1. How would you describe the primary function of the resident registration number? When was it adopted in Korea, and has there ever been similar instances of private information leak prior to the current case?

It was adopted back in 1968 to cull out North Korean spies. The idea was that, if everyone properly living in the South is given a number, whoever cannot produce it upon demand will be considered a suspect. So, it was first developed as a password of some sort. The problem was that because it was designed to be fool-proof identification, a lot of government agencies and private companies began to ask for it as a condition for providing their services to anyone. In the end, a lot of agencies and companies ended up having the numbers, and consequently losing the numbers to the hackers and identity thieves, which means that it cannot work as a password any longer. If a lot of people have your password, it cannot work as your password, right? However, the agencies and companies continue to rely on it as identification scheme. So the hackers and identity thieves want to have access to the resident number DB and that is why, in Korea, we continue to see massive data breaches almost every year.

2. In your view, what is the main problem with the self identification system here in Korea? Is it the number itself or the way it is employed?

I don’t see any problem with the number itself but the way it is employed. There is nothing wrong with the government trying to cull out North Korean spies or trying to figure out who and how many the proper residents are. However, the companies should stop asking for it as a password. So many people good or bad have it so it cannot function as a password anyway. Furthermore, because so many people have it, it is vulnerable to various forms of identity theft. Companies and agencies should stop asking for it because it will hurt their customers. We already have a good example of banning resident number collection. When Cyworld lost 37 million data sets in 2011, the government changed the law so that all internet companies were banned from asking for resident numbers. In 2014, three card companies lost 100 million data sets. It is very appropriate to ban all financial companies from collecting resident numbers.

3. Some criticize the financial sector’s heavy reliance on resident registration number. Financial authorities, however, argue that the abolishment of the current system would bring about great discomfort and chaos to the public – is this a legitimate concern? What are other available options?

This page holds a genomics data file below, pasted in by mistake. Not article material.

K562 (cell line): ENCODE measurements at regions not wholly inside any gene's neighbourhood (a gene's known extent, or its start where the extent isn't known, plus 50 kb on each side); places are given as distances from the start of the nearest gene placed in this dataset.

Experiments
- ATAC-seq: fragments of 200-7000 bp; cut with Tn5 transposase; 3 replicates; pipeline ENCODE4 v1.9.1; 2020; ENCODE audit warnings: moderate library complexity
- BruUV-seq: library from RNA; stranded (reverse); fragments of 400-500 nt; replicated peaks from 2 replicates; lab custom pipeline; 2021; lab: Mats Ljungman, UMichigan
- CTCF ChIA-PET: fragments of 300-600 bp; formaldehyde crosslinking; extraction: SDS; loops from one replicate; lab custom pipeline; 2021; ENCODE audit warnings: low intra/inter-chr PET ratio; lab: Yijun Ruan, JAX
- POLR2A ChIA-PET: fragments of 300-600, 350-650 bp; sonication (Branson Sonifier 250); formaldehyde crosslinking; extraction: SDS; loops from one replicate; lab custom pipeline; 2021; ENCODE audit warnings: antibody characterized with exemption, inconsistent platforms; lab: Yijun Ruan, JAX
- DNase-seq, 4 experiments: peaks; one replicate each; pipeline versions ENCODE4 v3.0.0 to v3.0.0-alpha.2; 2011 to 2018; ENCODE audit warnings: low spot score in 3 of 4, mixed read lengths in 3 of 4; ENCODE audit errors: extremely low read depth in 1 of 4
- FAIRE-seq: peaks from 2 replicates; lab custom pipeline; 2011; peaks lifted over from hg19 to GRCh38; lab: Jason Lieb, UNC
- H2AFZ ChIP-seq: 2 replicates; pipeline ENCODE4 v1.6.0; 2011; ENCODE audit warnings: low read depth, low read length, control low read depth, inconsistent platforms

Not at all. Banks in other countries do not rely solely on resident number. Banks there ask for different combinations of personal information. If banks on one side keep asking for the numbers which are later breached, the identity thieves will take the numbers and go to other banks to steal from the people represented by those numbers. I think we should just do what other countries do. Let them ask for other combinations of personal data. Name plus birthday. Name plus phone number. Name plus your school and graduation year. What is more important, what is in the resident numbers? Birthday, gender, birthplace. Banks ask for the component information anyway. Why ask for resident number separately and make it a condition of providing services?

4. This problem, of course, does not solely lie on the financial industry. Thus, alternative identification
methods are currently being discussed, such as to assign a completely new set of random numbers or use a multi-confirmation method. What do you feel is the appropriate solution?

Giving a new set of numbers is a bad idea. The industry will start relying on it and again create this paradox where it will work as a password when everyone has it. Don’t rely one monolithic fool-proof identification. Because once you standardize it, you are simplifying the job for bad people. They can just concentrate their resources into breaking down that system.

with Henry Shinn

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